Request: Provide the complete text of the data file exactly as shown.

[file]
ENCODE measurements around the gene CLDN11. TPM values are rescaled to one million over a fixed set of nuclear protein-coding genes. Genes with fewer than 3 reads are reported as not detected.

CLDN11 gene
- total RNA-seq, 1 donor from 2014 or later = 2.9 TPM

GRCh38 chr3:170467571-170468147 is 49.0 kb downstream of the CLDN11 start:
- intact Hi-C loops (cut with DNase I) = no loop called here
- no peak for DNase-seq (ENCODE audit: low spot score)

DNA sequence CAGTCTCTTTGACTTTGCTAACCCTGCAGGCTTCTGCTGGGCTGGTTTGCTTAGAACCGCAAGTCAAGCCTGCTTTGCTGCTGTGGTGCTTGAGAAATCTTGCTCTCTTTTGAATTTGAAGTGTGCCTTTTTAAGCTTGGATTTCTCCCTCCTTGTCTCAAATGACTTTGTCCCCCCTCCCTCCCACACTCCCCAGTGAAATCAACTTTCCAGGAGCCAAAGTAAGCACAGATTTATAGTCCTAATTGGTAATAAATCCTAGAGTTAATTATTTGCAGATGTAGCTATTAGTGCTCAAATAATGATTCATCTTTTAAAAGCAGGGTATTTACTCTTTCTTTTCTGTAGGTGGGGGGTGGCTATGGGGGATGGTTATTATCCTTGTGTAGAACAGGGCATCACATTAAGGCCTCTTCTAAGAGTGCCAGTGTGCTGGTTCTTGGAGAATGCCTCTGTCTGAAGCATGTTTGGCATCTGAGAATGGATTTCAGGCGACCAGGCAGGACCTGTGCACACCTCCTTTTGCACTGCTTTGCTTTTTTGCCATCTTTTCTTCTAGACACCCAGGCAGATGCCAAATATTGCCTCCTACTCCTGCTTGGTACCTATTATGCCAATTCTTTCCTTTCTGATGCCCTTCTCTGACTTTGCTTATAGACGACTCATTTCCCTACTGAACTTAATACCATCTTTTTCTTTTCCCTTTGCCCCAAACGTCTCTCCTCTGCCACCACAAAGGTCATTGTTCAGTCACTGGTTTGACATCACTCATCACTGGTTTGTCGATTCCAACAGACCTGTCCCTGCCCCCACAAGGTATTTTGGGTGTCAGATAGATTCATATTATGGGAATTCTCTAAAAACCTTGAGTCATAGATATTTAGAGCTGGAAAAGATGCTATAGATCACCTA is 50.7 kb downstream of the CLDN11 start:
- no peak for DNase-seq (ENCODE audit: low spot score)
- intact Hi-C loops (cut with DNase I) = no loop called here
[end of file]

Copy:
ENCODE measurements around the gene CLDN11. TPM values are rescaled to one million over a fixed set of nuclear protein-coding genes. Genes with fewer than 3 reads are reported as not detected.

CLDN11 gene
- total RNA-seq, 1 donor from 2014 or later = 2.9 TPM

GRCh38 chr3:170467571-170468147 is 49.0 kb downstream of the CLDN11 start:
- intact Hi-C loops (cut with DNase I) = no loop called here
- no peak for DNase-seq (ENCODE audit: low spot score)

DNA sequence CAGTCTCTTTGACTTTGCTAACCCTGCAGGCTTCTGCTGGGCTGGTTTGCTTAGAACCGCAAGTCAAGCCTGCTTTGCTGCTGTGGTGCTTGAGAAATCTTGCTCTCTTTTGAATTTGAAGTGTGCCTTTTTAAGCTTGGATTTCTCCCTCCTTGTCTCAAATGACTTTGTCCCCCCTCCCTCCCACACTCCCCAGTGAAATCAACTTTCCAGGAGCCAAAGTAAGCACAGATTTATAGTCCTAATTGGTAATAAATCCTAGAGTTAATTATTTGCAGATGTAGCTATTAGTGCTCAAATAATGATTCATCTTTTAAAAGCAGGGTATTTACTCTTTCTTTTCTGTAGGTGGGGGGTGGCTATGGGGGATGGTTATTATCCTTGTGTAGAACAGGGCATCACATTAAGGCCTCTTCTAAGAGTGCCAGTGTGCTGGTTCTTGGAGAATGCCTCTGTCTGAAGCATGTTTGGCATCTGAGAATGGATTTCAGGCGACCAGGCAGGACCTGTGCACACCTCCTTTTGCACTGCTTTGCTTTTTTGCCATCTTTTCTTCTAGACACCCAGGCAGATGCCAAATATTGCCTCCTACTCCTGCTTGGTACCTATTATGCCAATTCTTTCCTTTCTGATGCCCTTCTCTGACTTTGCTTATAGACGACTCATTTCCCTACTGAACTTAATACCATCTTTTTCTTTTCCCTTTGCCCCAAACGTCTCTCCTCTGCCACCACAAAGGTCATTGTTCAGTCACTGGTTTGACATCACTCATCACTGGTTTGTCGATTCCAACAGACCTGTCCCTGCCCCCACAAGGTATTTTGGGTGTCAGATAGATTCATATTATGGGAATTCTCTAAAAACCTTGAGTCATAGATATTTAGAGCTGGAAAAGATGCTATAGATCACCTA is 50.7 kb downstream of the CLDN11 start:
- no peak for DNase-seq (ENCODE audit: low spot score)
- intact Hi-C loops (cut with DNase I) = no loop called here